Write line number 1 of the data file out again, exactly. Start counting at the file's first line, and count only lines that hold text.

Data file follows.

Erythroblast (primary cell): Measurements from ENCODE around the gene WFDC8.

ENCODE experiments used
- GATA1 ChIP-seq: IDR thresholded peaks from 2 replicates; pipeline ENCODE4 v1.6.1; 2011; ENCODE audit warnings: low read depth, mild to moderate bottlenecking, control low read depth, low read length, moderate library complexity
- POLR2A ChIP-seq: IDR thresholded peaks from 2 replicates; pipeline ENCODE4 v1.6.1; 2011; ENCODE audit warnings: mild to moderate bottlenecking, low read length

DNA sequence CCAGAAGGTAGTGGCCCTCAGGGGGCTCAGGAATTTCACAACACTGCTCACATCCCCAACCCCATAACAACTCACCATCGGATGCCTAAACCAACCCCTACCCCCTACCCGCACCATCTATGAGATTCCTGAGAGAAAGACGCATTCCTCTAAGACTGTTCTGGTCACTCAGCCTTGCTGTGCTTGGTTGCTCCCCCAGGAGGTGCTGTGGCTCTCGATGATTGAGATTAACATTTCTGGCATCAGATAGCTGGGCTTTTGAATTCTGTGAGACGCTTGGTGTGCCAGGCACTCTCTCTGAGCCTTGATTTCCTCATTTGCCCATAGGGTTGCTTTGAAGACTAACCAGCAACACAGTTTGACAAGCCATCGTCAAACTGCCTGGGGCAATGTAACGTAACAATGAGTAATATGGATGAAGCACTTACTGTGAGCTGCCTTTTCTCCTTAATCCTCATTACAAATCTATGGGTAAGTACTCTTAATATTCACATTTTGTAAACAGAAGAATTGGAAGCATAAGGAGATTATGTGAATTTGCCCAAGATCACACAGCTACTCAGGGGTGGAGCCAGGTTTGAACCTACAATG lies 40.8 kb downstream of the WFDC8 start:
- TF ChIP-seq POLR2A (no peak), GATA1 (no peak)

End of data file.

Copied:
Erythroblast (primary cell): Measurements from ENCODE around the gene WFDC8.